On the first day of fieldwork, the group also deployed an oceanographic glider in the area they were mapping. The USF CMS glider program regularly sends these autonomous robots out in the Gulf of Mexico and Atlantic Ocean to study hurricanes, red tide, and fish populations. Glider program director, Chad Lembke, often calls them the “pickup trucks” of uncrewed oceanographic research. In this case, the glider was equipped with sensors to collect the same data as the underway SVP. These concurrent datasets are now being analyzed to determine if gliders can provide a viable method for collecting SVP data of comparable quality to the casts taken aboard the ship. If the answer is ‘Yes’, this could mean that gliders may be practical platforms for amplifying SVP data collection during future mapping efforts.
“Between a glider deployment, the large amounts of oceanographic data we collected with the underway SVP, and the mapping coverage which ticks the boxes of several stakeholder groups, this ended up being an incredibly productive cruise that was well worth the hurdles we encountered throughout 2020,” said Hommeyer. “We’re looking forward to the next opportunity to get back out there, and hopefully it’ll be safe to have some students involved next time.”
Collaborating with the State of Florida, Building Momentum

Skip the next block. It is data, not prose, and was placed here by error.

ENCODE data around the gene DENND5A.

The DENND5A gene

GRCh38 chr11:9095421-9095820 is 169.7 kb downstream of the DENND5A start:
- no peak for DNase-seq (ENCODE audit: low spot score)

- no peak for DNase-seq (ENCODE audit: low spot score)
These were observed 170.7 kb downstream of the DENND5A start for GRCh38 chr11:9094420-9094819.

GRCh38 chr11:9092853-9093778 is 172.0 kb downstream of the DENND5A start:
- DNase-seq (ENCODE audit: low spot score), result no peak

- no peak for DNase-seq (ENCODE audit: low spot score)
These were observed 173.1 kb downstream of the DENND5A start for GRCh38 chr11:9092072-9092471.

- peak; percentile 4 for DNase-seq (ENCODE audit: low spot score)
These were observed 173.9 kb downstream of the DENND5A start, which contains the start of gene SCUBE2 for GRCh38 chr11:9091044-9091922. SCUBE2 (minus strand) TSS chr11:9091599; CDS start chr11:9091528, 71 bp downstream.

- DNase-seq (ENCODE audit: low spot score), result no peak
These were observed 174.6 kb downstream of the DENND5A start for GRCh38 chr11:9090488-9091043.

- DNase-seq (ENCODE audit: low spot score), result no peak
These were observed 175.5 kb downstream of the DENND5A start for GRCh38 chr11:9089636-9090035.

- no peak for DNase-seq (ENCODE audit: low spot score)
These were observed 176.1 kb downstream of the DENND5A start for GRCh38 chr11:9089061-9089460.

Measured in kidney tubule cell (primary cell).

When the Big Bend Project began in late-2019, the prioritized areas included only those from NOAA IOCM and FCMaP. But an 11th-hour meeting with the State of Florida’s Division of Aquaculture between the first and second legs of their February fieldwork spurred an immediate plan for collaboration between the State and COMIT; the State of Florida’s Division of Aquaculture and NOAA’s NCCOS-CASS are in need of bathymetric data to further refine areas sited for offshore aquaculture leases.
As luck had it, several of their priority areas overlapped or were nearby to those already being surveyed within the Big Bend by COMIT.
COMIT and the Division of Aquaculture/NCCOS-CASS will continue their collaboration to bolster the availability of high-quality data in support of Blue Economy initiatives such as offshore aquaculture. Hommeyer and team also anticipate continued work with NOAA-IOCM to map in the 20- to 200-meter depth zones off Florida’s Gulf Coast. This not only supports the needs of local stakeholders, but it aligns with priorities outlined in the recent National Strategy for Ocean Mapping, Exploring, and Characterizing the US Exclusive Economic Zone plan (NOMEC) released by NOAA in early 2021, as well as the Seabed 2030 initiative which aims to have global oceans mapped by 2030.
One thing is certain: CMS’s mapping group is eager and ready to get back out to sea and continue to map the gaps.
The Big Bend Demonstration Project team would like to thank NOAA’s Integrated Ocean and Coastal Mapping Program (Grant NA19NOS0220048) for funding this work as well as FIO’s captain and crew for their field support. Much appreciation to Ashley Chappell and Paul Turner of NOAA OCS for their guidance throughout the project.